An arch-appeaser, Butler wanted to surrender to Hitler in 1940 (he would have deemed resistance as not being within the art of the possible) – and as a junior Foreign Office Minister he initiated treasonable contacts with Germany via Sweden. He was very lucky not to be interned in jail for the duration. Churchill never trusted him again and shifted him to domestic affairs where he could do less harm.
Butler's post-war attitude to Labour was equally defeatist, and the term 'Butskellism' was coined to illustrate Butler's convergence of Conservatism with Hugh Gaitskell's 'socialism with a white collar' – the sort of debilitating slow surrender to strikes and socialism that was only reversed by Margaret Thatcher in the 1980s.
Chrs Proctor, Butler's biographer here, enthusiatically cheers his flabby hero on, hailing him as the creator of the unattractively named Democratic Centralist Party. (Chris seems unaware that 'Democratic Centralism' was Lenin's euphemism for Communist control). Butler's DCP, we are asked to believe, split the Tory party between a Butskellite majority and a reactionary rump, and ruled Britain for half a century after Butler became PM in 1957 – its latest leader being none other than… David Miliband! The DCP introduced what reads alarmingly in Proctor's description like state corporatist, one party 1984-style rule. It sounds horrible – and if Butler's reign would have been remotely like this we can only heave a mighty sigh of relief that in reality he was too useless to seize the Premiership when he actually had the chance in 1957 after Eden went and again in 1963 after MacMillan's departure.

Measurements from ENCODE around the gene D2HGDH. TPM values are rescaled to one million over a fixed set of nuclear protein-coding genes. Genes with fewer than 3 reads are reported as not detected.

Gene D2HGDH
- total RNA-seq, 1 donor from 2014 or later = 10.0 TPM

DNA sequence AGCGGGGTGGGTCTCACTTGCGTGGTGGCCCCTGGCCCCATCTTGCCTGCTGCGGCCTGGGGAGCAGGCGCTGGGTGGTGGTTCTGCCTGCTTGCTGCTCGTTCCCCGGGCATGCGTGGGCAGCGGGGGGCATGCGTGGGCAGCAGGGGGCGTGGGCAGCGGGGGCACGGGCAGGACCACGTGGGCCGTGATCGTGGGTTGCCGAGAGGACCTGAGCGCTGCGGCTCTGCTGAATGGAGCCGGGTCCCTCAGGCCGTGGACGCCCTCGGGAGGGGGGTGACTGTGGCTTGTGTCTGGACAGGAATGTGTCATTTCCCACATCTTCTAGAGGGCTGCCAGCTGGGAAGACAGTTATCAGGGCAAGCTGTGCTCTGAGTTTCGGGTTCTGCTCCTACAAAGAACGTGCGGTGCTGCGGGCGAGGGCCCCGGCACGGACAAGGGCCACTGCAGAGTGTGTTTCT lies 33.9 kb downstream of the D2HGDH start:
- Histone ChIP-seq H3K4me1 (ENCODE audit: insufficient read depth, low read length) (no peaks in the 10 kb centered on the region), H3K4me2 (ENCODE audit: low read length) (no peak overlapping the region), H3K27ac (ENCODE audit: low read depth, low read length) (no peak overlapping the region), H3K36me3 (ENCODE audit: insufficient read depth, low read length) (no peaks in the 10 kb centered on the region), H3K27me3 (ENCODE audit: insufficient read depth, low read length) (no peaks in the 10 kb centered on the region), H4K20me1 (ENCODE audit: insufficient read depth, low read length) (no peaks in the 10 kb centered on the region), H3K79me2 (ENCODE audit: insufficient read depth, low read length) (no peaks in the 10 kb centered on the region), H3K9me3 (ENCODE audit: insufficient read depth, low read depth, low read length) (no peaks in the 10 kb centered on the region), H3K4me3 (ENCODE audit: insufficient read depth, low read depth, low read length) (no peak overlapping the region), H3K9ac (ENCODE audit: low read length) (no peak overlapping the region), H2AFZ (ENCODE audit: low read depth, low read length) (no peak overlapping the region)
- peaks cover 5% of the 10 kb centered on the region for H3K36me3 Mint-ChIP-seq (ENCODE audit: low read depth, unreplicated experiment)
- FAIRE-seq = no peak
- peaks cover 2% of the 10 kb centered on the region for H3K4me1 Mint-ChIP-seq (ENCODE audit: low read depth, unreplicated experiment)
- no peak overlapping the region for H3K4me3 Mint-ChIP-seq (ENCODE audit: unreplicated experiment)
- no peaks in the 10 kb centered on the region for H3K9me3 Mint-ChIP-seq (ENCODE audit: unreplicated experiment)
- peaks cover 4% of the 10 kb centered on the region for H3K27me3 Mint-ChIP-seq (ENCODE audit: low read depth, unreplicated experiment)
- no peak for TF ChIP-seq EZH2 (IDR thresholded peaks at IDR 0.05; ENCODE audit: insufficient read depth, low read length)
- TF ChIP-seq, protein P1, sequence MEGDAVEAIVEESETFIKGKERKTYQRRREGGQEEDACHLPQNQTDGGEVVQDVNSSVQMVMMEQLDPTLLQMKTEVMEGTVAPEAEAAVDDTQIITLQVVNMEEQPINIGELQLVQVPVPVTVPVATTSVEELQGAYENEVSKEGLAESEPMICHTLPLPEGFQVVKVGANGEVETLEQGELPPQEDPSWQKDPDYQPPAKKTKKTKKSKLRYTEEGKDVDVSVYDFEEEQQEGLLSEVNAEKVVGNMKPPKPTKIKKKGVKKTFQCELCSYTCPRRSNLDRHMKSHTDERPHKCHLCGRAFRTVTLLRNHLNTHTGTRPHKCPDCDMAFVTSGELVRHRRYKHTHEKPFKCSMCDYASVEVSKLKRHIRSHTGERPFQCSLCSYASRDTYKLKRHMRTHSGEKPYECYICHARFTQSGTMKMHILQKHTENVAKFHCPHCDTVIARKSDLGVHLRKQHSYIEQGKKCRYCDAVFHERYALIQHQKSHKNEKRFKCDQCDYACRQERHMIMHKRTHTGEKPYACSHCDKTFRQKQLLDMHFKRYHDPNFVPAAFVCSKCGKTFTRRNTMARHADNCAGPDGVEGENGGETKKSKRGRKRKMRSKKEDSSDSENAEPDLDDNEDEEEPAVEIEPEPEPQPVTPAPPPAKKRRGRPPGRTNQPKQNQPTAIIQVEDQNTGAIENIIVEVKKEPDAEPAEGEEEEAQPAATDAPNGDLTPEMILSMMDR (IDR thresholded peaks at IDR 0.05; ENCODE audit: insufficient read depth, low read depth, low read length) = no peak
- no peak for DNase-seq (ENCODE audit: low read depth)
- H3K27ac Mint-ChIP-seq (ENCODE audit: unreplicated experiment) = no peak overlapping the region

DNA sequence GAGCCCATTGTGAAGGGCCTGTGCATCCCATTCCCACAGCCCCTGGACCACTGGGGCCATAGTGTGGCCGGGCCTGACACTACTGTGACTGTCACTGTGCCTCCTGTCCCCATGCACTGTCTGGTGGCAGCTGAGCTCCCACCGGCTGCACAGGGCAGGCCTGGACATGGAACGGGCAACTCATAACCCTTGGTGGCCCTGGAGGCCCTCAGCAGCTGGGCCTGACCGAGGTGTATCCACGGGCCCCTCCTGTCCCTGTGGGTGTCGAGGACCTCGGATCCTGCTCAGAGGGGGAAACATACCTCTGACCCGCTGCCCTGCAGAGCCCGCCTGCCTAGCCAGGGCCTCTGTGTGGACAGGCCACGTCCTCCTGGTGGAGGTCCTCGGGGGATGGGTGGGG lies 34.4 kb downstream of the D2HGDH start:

Butler's boss at the Foreign Office when he was plotting surrender to the Nazis in 1940 is another Tory 'nearly man' featured here. Uniquely among the Tory quartet, Edward Wood, Lord Halifax, was actually offered the Premiership on a plate by his predecessor, friend and fellow appeaser, Neville Chamberlain. That moment came in May 1940 in the war's supreme crisis when Chamberlain had lost the confidence of the Commons at exactly the same time that Hitler had launched his invasion of the West.
According to Hugh Purcell, writing here, had Halifax – nicknamed 'The Holy Fox' by Churchill as a punning triple tribute to his title, and his love of Anglicanism and Hunting – accepted Chamberlain's offer, his first move in office would have been to seek peace with Hitler via contacts in Mussoilini's Italy. When this was rebuffed, Halifax resigned after the shortest Premiership on record, giving way to the bellicose Churchill. In Purcell's words: 'The time of the conciliator was over – that of the warrior was about to begin'.
Norman Tebbit was and is definitely more of a warrior than a conciliator, and his tenure at No.10 – admiringly described in the book by Conservative Home contributor Peter Cuthbertson (and on ConHome today here) – would surely have seen fireworks a-plenty. Cuthbertson has Tebbit taking over from his soulmate Mrs Thatcher in 1989 after the Iron Lady voluntarily quits just after celebrating ten years in office (admittedly an unlikely scenario).
After beating Heseltine and Howe in a leadership ballot, (the Europhile two subsequently refuse to serve in his Cabinet after he rejects their bid to join ERM, the predecessor to the Euro) Tebbit, it is implied, hoists the IRA with their own petard and paves the way for peace in Northern Ireland by decapitating the terrorist leadership via an SAS hit in which the enire IRA Army Council is summarily shot.